Opioid Prescribing On The Decline for Both Cancer and Non-Cancer Patients: Study

Amid efforts to reduce opioid prescribing in the U.S., more patients began choosing non-opioids for pain relief

Following efforts in recent years to address the nationwide opioid abuse pandemic, and widespread concerns about overprescription of the powerful and addictive pain medication, a new study suggests that the rates of opioid prescriptions have dropped in the U.S., both among cancer and non-cancer patients.

A number of healthcare interventions have been implemented to increase the use of pain management treatments that do not involve narcotic painkillers, and those efforts appear to be working, according to findings published last week in the medical journal PLOS One.

Researchers from Johns Hopkins Bloomberg School of Public Health and the University of Michigan used administrative claims data from the IBM MarketScan Research Databases, which included information for privately insured adults who were continuously enrolled in insurance for at least one calendar year from 2012 to 2019, covering 26.1 to 53.1 million patients covered by 100 insurance companies in the US.

The study compared patients diagnosed with cancer and those with pain from other conditions, such as arthritis, headaches, low back injuries and or neuropathic pain. Overall, researchers found that fewer patients are taking opioids to treat pain, while the rates of non-opioid painkiller use remain steady.

Patients Starting to Prefer Non-Opioids

According to researchers, the number of patients who received opioid painkiller prescriptions dropped. Among those with non-cancer pain, opioid prescriptions decreased from 85% to 79%. For those with cancer, prescriptions decreased from 50% to 31%.

At the same time, slightly more cancer patients began using non-opioid pain medications. In fact, rates of non-opioid pain medication use held steady. For those with non-cancer pain, rates changed from 67% to 66%. For those with cancer, use rates went from 74% to 79%.

Among patients who were prescribed opioids, including patients treated for both cancer and non-cancer pain, fewer patients received extremely high doses of the narcotic drugs. There was also a decrease in patients who received greater than 90 morphine milligram equivalents per day from 14% in 2012 to 5% in 2019 among non-cancer pain patients and from 26% in 2012 to 8% in 2019 among cancer patients.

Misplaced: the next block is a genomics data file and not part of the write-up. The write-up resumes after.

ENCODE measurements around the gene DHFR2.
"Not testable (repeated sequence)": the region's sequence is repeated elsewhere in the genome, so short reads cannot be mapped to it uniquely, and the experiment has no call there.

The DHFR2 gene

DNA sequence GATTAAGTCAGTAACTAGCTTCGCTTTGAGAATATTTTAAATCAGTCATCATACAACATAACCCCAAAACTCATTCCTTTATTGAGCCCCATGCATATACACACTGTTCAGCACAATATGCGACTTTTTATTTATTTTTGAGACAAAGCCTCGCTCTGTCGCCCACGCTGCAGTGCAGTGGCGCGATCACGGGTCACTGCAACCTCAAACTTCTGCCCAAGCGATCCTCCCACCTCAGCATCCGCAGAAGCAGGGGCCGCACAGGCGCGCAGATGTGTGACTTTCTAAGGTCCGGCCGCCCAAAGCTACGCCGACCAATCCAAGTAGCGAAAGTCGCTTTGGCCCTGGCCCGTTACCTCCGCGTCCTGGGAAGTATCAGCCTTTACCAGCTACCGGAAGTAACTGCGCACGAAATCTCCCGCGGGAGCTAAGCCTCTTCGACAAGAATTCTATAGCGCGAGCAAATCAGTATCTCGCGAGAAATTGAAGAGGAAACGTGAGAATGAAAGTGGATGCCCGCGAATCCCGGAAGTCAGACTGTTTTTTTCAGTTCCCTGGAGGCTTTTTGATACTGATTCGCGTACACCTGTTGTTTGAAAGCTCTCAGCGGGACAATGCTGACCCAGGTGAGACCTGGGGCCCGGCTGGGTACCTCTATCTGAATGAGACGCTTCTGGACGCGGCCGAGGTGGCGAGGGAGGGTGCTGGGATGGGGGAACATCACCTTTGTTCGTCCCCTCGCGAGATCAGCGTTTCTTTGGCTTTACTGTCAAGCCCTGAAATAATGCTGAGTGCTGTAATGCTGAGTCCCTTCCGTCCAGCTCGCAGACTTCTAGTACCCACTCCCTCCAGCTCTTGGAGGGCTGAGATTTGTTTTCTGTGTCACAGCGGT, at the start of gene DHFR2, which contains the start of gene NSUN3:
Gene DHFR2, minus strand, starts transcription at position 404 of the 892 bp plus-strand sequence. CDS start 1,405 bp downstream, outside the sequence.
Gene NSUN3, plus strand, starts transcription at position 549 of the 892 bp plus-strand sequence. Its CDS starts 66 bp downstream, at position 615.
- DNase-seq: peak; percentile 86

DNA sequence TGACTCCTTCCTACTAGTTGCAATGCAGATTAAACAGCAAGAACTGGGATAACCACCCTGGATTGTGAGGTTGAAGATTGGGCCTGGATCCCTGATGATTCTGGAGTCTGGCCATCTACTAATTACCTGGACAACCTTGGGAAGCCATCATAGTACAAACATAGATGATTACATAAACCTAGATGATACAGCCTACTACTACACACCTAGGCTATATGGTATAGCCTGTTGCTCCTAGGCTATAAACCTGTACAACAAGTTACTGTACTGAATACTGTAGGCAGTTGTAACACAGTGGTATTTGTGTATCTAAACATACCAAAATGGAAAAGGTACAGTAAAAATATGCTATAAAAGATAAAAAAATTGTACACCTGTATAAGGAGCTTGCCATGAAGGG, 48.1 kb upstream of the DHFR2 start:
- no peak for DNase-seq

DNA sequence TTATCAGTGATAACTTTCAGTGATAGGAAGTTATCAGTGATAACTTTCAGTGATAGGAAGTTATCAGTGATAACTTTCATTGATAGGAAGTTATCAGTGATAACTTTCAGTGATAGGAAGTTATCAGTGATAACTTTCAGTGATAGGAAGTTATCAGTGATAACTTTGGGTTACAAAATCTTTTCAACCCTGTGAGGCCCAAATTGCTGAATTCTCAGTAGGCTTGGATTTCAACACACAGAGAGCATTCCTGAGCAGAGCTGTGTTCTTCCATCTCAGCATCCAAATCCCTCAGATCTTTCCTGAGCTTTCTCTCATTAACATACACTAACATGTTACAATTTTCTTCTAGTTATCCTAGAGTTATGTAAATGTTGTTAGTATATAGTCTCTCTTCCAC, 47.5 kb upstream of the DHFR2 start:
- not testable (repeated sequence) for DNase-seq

The average morphine milligram equivalent use dropped among non-cancer patients from 50 to 38% of patients and among cancer patients from 62 to 45% of patients.

The number of patients with a greater than seven-day supply of high doses of opioids decreased from 56% to 31% among those with non-cancer pain and decreased from 48% to 23% for those with cancer pain.

The average number of opioid prescriptions also dropped from five to four for non-cancer pain patients and from four to three for cancer patients.

Additionally, more patients with non-cancer pain began using non-pharmacologic therapies, and treatments like applying heat or ice, massage therapy, transcutaneous electrical nerve stimulation (TENS) unit therapy, physical therapy, spinal cord stimulation, acupuncture, and meditation. However, the increases were moderate, rising from 62% of patients to 66%.

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“Overall, from 2012–2019, opioid prescribing declined for non-cancer pain and cancer, with larger reductions for patients with non-cancer pain. For both groups, reductions in prescribed opioids outpaced increases in non-opioid alternatives,” wrote study authors.

Opioid Overuse Has Caused Nationwide Addiction Problems

Recent research has indicated opioids should no longer be used to treat back pain, spurring new guidelines that only recommend the use of opioids for cancer pain. However, according to a study involving 2019 data, nearly one-quarter of US adults with chronic pain admitted to using opioids in the last three months.

Other research indicates long-term opioid prescriptions and high-doses increase the risk of abuse and adverse events, including overdoses. Furthermore, many children are given high risk opioid prescriptions that can lead to misuse and abuse later.

In recent years, the opioid epidemic has worsened, ultimately accounting for nearly 70% of all overdose deaths, according to a 2018 study.

The crisis has largely been spurred by the use of synthetic opioids, like fentanyl which is 50 to 100 times more powerful than morphine. Fentanyl deaths increased more than 1,000% in recent years.

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